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Papua New Guinea: Okaiboma

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Okaiboma > Papua New Guinea > Oceania

[Visited: June 2016]

After visiting Kaibola in the north, I have planned to stay overnight in Okaiboma, too. But things turn out differently: no PMVs available, and then I get stuck in the yam harvest near Kaibola. Coming back to Station is easier than expected, and after a lunch I am on my way to Okaiboma for the afternoon. When asked, people tell me it is a short distance away, so I set off walking fast in the given direction. People on the way confirm it is "not far". The track I am following takes me through flat lands used for agriculture, and after a while, I am completely alone. When I finally meet a guy on a bicycle, he tells me that Okaiboma is still a long way to go, so I speed up even more. Two PMVs pass in the wrong direction, and I wonder how much time I will have once in the village.

Picture of Okaiboma (Papua New Guinea): Piles of yams waiting to be put into yam houses during special festivities

When I come across fields where people are carrying yams in their self-made bags, I know I am approaching a village. Then, there are houses, and a big board welcoming me to Okaiboma. Men are gathered in a meeting, and send a kid to ask me where I am going. I am looking for Tom, I say, and the kid asks me to follow him - with some of his friends. Women are playing netball on a field, and after having seen several other villages on this Island of Love, I get a different feeling here - again. Okaiboma turns out to be much bigger than I thought, and consists of various clusters of huts, small communities within the larger conglomeration. Tom turns out to be on the beach, so I ask my young friends to take me there - and we meet half way. It seems he has received word that a dim-dim is looking for him. We immediately have a click, and Tom shows me his community.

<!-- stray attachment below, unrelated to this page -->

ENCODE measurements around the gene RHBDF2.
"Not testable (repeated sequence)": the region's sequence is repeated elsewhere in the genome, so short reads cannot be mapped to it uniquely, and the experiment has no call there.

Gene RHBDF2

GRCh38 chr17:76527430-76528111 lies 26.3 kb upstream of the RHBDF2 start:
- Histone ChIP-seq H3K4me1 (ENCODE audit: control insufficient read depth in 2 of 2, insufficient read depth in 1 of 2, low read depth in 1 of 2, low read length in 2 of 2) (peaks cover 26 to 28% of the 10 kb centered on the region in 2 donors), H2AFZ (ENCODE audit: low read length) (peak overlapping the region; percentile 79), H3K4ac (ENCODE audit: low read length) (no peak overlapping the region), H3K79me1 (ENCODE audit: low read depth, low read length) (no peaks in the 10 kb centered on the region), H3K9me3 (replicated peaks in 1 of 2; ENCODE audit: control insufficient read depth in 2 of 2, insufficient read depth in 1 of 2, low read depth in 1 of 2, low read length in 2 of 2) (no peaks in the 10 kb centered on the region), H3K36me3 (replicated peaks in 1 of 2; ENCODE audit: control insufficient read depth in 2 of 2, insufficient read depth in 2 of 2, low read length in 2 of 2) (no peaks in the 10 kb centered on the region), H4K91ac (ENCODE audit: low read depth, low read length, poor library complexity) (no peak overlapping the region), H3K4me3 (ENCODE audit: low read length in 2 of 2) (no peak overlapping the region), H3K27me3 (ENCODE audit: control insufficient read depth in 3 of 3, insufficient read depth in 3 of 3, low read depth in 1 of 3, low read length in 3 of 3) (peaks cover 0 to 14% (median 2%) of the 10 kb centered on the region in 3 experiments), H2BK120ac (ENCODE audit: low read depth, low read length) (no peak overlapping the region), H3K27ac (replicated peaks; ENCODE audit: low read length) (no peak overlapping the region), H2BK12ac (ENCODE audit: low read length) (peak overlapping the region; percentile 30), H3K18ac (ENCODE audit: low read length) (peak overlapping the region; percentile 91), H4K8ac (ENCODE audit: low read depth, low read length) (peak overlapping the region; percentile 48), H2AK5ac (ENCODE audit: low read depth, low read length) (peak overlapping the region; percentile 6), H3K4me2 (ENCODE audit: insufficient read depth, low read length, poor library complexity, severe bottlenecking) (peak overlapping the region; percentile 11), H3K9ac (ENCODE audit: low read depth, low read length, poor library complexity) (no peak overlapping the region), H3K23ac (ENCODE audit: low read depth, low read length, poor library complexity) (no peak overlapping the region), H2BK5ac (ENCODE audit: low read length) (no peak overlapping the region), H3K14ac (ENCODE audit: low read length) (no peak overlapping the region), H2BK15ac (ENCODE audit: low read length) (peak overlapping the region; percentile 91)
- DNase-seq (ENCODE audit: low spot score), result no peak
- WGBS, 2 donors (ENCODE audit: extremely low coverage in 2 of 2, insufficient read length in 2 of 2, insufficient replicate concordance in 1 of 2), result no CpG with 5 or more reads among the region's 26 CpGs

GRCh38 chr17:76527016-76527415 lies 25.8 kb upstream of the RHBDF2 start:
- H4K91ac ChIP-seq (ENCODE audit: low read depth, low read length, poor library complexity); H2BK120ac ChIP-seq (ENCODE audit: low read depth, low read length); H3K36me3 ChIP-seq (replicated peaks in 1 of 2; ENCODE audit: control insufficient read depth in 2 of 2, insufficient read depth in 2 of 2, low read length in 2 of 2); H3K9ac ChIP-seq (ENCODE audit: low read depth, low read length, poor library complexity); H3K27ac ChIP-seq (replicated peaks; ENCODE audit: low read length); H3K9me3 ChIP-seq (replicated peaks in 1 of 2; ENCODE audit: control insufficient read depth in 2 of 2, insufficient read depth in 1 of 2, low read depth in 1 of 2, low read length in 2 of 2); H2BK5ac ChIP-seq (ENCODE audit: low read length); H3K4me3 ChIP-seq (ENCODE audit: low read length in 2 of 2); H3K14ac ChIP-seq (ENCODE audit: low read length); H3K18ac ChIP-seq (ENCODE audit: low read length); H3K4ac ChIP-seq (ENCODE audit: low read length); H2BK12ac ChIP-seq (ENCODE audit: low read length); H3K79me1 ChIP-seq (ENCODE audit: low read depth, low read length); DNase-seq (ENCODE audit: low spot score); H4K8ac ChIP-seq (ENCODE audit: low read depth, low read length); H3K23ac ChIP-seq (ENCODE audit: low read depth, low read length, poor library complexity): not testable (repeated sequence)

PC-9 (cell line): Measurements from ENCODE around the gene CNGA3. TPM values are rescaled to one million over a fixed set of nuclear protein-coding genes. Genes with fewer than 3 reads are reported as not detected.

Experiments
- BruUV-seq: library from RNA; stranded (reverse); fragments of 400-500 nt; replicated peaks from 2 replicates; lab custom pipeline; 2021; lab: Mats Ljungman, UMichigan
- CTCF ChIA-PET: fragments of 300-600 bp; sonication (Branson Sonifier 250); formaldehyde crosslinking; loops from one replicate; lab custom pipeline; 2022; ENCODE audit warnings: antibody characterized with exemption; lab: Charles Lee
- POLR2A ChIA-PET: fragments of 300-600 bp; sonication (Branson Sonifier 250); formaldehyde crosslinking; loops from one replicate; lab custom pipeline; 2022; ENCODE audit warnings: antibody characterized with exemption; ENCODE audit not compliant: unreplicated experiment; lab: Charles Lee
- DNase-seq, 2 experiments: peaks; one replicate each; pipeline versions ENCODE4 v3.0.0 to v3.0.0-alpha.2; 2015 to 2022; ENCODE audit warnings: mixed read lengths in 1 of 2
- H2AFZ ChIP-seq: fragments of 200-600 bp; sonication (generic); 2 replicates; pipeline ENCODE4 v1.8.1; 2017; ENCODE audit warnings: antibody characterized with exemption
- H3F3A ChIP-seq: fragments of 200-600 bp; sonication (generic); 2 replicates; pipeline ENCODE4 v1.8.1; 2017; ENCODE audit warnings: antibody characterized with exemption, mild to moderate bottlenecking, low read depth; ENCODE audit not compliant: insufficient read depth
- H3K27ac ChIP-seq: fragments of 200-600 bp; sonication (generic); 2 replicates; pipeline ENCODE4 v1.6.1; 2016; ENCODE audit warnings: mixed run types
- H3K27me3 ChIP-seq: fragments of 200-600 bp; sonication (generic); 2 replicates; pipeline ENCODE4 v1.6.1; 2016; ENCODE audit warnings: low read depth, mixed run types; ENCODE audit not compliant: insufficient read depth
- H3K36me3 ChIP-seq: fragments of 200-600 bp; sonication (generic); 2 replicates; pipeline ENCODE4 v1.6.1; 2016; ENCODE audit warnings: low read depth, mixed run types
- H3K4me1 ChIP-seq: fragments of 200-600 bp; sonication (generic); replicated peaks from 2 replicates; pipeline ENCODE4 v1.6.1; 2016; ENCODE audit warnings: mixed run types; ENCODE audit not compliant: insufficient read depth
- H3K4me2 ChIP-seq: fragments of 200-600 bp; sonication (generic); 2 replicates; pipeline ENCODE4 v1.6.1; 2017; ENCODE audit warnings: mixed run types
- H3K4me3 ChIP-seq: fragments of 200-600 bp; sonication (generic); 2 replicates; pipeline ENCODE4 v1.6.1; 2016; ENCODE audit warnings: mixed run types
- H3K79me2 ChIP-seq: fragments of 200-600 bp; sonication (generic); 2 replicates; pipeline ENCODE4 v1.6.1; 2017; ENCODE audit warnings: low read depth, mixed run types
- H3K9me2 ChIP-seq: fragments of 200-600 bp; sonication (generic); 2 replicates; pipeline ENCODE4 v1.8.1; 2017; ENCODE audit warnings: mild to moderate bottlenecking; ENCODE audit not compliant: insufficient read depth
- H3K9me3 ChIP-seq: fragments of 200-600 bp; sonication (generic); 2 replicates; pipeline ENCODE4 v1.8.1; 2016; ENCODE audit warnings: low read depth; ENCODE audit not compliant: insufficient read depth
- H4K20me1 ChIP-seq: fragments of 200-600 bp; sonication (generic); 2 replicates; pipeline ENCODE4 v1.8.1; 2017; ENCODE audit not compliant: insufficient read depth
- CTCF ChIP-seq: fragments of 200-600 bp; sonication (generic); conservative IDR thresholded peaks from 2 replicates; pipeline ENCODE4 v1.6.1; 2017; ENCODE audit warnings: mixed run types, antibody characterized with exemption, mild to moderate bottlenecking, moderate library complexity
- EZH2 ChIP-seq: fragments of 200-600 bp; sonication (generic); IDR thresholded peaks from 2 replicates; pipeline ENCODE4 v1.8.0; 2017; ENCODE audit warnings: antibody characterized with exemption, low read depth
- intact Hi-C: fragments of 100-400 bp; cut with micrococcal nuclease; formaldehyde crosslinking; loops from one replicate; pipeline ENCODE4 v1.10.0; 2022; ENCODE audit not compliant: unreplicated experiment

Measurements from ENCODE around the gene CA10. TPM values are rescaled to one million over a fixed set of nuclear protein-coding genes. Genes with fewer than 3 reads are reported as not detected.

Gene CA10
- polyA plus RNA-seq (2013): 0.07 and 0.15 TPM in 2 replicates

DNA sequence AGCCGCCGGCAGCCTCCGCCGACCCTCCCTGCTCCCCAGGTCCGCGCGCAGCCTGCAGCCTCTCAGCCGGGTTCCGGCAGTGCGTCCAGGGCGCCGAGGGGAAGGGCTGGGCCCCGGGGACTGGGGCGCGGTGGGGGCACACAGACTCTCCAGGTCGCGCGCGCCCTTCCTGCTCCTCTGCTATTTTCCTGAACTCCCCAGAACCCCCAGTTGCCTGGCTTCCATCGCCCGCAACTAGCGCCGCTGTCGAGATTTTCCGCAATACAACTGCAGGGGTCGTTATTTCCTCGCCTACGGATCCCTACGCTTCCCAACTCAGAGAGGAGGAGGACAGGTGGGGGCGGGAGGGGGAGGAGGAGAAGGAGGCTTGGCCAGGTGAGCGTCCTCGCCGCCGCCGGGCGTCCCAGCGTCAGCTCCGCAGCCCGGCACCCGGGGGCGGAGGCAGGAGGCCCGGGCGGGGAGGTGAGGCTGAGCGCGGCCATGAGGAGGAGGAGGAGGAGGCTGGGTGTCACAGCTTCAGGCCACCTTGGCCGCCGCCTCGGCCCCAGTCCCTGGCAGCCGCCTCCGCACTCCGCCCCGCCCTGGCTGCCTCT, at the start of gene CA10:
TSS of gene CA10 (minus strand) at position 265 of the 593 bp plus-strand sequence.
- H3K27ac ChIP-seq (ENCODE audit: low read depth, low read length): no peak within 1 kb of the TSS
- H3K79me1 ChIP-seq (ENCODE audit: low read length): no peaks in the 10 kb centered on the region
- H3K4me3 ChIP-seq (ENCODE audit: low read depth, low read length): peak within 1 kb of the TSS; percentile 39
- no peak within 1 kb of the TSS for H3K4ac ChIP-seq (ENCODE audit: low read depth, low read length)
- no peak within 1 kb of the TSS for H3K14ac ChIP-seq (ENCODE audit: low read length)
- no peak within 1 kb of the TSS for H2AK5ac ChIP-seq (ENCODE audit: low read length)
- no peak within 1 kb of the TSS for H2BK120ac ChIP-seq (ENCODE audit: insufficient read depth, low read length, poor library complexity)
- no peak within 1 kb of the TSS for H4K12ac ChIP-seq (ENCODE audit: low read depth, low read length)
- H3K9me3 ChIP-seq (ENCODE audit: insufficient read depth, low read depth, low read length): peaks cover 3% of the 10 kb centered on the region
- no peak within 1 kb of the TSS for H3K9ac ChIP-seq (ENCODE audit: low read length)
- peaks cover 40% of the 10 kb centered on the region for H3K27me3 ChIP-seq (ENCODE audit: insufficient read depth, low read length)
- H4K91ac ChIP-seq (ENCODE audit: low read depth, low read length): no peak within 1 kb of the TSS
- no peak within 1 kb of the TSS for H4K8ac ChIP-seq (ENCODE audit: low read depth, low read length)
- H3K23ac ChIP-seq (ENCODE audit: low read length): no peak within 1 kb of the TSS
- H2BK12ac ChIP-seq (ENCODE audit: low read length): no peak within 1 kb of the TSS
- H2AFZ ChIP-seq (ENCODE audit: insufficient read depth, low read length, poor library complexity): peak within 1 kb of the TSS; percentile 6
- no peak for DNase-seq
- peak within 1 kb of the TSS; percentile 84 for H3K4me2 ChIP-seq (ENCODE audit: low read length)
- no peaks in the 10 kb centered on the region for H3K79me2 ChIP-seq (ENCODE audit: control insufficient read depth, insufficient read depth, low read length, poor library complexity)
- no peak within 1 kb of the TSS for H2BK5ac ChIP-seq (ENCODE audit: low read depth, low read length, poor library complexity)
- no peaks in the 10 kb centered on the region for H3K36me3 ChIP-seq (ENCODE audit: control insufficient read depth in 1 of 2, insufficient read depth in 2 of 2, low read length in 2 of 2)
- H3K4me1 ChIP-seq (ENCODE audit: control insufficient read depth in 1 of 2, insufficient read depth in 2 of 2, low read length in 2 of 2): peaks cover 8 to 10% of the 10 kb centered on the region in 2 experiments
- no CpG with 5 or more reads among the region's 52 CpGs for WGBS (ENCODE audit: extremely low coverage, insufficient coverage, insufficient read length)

Picture of Okaiboma (Papua New Guinea): Yam house in Okaiboma

Unlike the north, the yam harvest here is almost completely finished, and yams are piled up neatly in the shape of pyramids. This meticulous storage is temporary though: the yam ceremonies are still to take place, in which the yams will officially enter the village, and be stored in the narrow yam houses. Most of those houses still have to be built, but we still see some. Only the chief of the village is allowed to paint his yam house. There are separate houses for the seedlings that will be used to plant the yams for the harvest of the following year. We walk to the beach, where we find a traditional canoe with bright colours. From here, several of the other Trobriand Islands can be seen. Back in the village, we sit down to watch a game of soccer on the big field. We chat until it is dark, have papaya and a coconut, and while waiting for a PMV to take me back to Station, I buy some small wooden carvings. When I jump into the back of a small truck, sitting with cheerful guys under a starry night, a deep sense of regret sinks down: I should have come to Okaiboma directly, and stayed several days. One more reason to come back to Kiriwina.

Picture of Okaiboma (Papua New Guinea): Detail of a traditional canoe on the beach of Okaiboma
Picture of Okaiboma (Papua New Guinea): Pyramid-shaped pile of yams
Picture of Okaiboma (Papua New Guinea): Man in red shirt posing with traditional huts in Okaiboma

Around the World in 80 Clicks

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